spanish rice clark terry chico o'farrillLegendary trumpet player and jazz icon Clark Terry passed away this week, leaving a legacy of amazing music. There’s plenty of important recordings that highlighted Terry in a traditional jazz context – ranging from projects that he led like Clark Terry, Oscar Peterson Trio Plus One, and Ellington At Newport. Although he wasn’t known primarily as a Latin Jazz artist, he certainly explored the style – we’re going to take a look one of his best known ventures into Latin Jazz, Spanish Rice

While most of Terry’s influenced happened on the bandstand with traditional jazz greats like Duke Ellington and Count Basie, the trumpet player dipped his toes into Latin Jazz, most notably on the album Spanish Rice Recorded in 1966 for the Impulse label, the album paired Terry with important Cuban composer and arranger Chico O’Farrill, insuring a quality foundation to feature the trumpet player. O’Farrill was a smart musician, equally versed in traditional jazz and Afro-Cuban music, which gave him a wealth of colors for the project. The mention of these two names brings visions of amazing music to anyone familiar with their work – this is a jazz dream team combination that had the potential to create a landmark recording in Latin Jazz. In some ways, Spanish Rice delivered on that promise, with sparks of brilliance reaching through an uneven collection of music.

It’s hard not to love Spanish Rice – it was a diverse and fun set that let both Terry and O’Farrill cut loose in ways that can surprise and entertain audiences. The combination of traditional Son phrasing and bluesy inflections that Terry uses to navigate the melody on “The Peanut Vendor” is certainly inspired and when he cuts loose in an improvised statement, there’s a glimpse of Latin Jazz brilliance. The interplay between Terry and Duvivier on “Jooni” swings with a lazy intensity that speaks volumes about these musicians, but it’s the way that their lines bounce happily around the steady groove of Malambe & Julio Cruz’s swinging conga & bongo that really make the track come alive. The funky boogaloo groove on “Spanish Rice” brings thoughts of Mongo Santamaria to the forefront while the chatter between Terry and O’Farrill is addictively fun. Hearing Terry’s gorgeous tone light up a Cuban classic like “Contigo En La Distancia” brings wishes of volumes of Clark Terry led bolero albums. While it sits outside of the realm of Latin Jazz, there’s no denying that “Happiness Is” closes the album in a memorable way as Terry channels Louis Armstrong in a vocal performance that calls out everyone from Thelonious Monk to Mongo Santamaria. Spots of genius are scattered throughout Spanish Rice where we get exactly what we would expect from two giants of the jazz world like Terry and O’Farrill.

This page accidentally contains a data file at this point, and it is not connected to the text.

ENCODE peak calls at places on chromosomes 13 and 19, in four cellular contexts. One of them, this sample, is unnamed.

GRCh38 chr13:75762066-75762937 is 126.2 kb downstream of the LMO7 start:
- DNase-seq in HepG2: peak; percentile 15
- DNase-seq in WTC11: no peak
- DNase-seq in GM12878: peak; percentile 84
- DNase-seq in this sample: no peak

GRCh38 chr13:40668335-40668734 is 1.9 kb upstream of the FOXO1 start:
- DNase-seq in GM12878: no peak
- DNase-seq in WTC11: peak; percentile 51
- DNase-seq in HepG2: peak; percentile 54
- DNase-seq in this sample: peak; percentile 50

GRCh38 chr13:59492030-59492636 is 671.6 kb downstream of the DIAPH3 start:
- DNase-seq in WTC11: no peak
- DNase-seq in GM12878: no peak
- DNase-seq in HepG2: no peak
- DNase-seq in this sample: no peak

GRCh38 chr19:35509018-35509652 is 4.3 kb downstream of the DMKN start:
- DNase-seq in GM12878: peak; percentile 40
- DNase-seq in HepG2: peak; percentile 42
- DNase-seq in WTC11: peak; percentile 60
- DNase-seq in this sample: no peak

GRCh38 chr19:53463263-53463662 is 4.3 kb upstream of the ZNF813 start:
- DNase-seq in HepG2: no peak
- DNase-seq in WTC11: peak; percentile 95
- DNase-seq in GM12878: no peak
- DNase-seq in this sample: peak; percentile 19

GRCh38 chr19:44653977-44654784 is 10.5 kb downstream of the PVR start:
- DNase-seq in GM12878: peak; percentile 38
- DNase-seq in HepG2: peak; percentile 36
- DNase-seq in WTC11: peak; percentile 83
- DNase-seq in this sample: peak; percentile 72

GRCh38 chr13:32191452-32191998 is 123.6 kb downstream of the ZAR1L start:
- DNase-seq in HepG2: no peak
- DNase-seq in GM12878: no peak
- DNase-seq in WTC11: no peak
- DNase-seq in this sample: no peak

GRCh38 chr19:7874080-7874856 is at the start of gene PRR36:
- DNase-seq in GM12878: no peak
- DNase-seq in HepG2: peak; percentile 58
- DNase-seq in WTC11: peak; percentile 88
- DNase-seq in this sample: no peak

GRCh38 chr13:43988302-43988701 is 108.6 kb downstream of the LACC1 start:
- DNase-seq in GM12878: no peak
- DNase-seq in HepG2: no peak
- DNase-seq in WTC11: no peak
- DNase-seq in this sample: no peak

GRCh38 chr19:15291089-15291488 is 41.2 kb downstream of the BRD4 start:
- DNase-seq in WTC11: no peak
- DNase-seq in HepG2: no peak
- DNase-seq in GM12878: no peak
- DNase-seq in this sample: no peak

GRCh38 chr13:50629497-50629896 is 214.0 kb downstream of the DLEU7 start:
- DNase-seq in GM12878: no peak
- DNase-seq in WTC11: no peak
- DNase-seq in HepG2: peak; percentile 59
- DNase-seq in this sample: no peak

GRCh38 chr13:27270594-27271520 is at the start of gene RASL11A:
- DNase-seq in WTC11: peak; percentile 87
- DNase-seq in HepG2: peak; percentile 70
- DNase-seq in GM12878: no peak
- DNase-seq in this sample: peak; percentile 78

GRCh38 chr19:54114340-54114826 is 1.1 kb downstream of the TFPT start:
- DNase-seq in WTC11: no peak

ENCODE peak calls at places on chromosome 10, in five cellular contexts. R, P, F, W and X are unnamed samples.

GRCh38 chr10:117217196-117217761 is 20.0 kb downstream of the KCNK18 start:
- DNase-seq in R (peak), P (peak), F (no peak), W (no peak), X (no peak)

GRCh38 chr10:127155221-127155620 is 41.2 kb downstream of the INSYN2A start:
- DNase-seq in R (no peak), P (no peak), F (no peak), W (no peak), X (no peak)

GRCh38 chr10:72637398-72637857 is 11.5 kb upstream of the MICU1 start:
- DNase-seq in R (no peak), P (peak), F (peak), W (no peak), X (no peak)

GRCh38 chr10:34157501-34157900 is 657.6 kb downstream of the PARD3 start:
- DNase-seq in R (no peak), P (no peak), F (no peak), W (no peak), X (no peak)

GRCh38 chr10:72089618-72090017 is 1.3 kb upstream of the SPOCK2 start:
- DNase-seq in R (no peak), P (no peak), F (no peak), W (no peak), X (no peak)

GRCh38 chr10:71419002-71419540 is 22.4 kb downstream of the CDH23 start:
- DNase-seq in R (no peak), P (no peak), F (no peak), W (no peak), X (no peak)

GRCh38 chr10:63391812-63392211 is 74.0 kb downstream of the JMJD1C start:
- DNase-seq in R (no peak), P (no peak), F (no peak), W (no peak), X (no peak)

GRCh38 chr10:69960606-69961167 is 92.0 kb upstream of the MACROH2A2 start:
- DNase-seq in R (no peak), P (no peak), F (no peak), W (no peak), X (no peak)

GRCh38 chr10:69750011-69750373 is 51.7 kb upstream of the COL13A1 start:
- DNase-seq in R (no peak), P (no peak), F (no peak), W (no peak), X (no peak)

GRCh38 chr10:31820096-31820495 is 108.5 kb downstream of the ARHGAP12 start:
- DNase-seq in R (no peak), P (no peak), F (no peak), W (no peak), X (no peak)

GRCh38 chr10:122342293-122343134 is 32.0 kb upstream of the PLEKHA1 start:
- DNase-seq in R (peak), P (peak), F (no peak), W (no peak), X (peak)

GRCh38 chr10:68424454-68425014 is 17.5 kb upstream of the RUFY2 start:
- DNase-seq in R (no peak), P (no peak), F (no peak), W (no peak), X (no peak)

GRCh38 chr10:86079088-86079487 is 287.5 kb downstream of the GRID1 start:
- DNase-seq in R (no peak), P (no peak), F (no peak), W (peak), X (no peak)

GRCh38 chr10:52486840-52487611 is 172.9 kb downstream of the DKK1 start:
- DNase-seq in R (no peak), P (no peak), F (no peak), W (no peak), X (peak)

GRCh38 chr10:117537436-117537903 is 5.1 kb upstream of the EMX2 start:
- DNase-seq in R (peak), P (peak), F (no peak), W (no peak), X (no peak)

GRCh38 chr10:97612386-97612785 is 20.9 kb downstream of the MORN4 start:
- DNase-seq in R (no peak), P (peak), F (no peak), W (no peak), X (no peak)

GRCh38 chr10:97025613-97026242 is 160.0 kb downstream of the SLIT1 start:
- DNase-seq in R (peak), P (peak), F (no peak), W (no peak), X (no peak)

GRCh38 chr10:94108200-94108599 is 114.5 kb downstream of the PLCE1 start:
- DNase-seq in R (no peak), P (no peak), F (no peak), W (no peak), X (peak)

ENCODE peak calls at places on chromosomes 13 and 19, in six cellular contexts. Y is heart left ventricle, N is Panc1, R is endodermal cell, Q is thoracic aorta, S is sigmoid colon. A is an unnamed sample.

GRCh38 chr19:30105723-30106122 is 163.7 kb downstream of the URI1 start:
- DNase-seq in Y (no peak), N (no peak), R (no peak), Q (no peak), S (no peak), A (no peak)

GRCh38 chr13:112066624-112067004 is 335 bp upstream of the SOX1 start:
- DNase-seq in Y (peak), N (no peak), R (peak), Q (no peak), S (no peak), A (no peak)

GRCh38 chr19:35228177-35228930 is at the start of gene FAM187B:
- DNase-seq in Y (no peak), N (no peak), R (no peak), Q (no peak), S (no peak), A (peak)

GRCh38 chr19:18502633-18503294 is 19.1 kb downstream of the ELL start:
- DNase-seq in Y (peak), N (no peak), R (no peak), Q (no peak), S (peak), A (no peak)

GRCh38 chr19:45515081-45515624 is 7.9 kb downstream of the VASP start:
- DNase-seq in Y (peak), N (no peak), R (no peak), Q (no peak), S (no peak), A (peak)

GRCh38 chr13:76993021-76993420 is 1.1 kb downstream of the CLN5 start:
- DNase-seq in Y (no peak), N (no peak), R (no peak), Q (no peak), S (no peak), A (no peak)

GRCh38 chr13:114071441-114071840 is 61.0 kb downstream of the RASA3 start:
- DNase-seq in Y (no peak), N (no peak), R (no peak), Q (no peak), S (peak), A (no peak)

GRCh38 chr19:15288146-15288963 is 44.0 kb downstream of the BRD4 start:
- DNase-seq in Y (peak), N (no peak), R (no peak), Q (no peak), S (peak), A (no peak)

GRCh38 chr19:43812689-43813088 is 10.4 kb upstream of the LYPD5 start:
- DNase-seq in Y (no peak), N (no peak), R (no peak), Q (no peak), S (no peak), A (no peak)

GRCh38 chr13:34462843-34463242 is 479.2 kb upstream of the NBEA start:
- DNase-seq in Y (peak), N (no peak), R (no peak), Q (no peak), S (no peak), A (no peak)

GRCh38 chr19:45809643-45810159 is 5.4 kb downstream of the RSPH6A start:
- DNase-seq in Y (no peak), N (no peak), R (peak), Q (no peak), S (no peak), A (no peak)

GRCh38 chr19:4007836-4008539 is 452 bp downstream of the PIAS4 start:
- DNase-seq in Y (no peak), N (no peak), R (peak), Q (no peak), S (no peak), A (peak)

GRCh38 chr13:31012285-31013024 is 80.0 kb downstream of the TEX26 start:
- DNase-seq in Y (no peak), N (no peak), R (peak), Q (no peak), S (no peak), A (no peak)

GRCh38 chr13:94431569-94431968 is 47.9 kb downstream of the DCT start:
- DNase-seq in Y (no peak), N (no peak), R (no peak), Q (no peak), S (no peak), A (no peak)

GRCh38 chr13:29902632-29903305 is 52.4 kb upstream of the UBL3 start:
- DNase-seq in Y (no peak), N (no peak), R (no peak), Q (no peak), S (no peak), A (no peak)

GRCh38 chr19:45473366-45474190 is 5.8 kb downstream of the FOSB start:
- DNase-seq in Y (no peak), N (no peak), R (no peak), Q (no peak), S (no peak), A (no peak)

At the same time, it’s easy to wish for more after listening to Spanish Rice both on the jazz and Latin side of the equation. The arrangements are very tight, leaving little room for an all-out jam session. Terry gets lots of room to showcase his beautiful tone and impeccable phrasing, but it’s always constrained to a certain amount of measures. There were lots of other heavy weight players on the album, ranging from trumpet player Snooky Young to bassist George Duvivier and percussionist Frankie Malambe – it would have been nice to let them stretch their musicianship a bit. There’s also a sense that this project was meant to feature Terry with a “Latin Tinge,” and the integrity of Carribean and South American traditions certainly take a hit. That’s not to say that the album is “Latin Light” – the arrangements were constructed by one of the most important architects of Afro-Cuban Jazz and the percussionists are rock solid. It’s just that the Afro-Cuban influence serves more as flavoring than foundation and the majority of the musicians on the album are jazz players with little experience in authentic execution of Afro-Cuban rhythms. It would have been nice to hear Terry apply his chops to more meaty repertoire as well, leaving charts like “Mexican Hat Dance” and “Macarena” behind in favor of more Cubop inspired songs. In some ways, Spanish Rice leaves a longing, filled with thoughts of what could have been a legendary collaboration.

While Spanish Rice walked the line between authentic Afro-Cuban Jazz, swing, and fun hearted camp, it’s certainly an important meeting point between two musical icons. Terry and O’Farrill probably worked together on other projects – both musicians spent time performing and arranging for a variety of projects that moved between different genres. Spanish Rice symbolized a place where they could focus on Afro-Cuban Jazz and see what the tradition would inspire in Terry. It would have been nice to hear a “Volume 2″ of Spanish Rice where the two musicians got a chance to further explore their collaboration. With more extensive experience, it’s easy to imagine that Terry would have been an unbelievable Latin Jazz trumpet player. While the musical depth of Spanish Rice may be a bit of a mixed blessing, the fact that we got a collaboration between icons of both jazz and Latin music is something that we can – and should – cherish.

Check Out These Related Posts:
Revisiting Latin Jazz Classics: Afro-Jaws, Eddie “Lockjaw” Davis
Five Straight Ahead Latin Jazz Classics Featuring Willie Bobo
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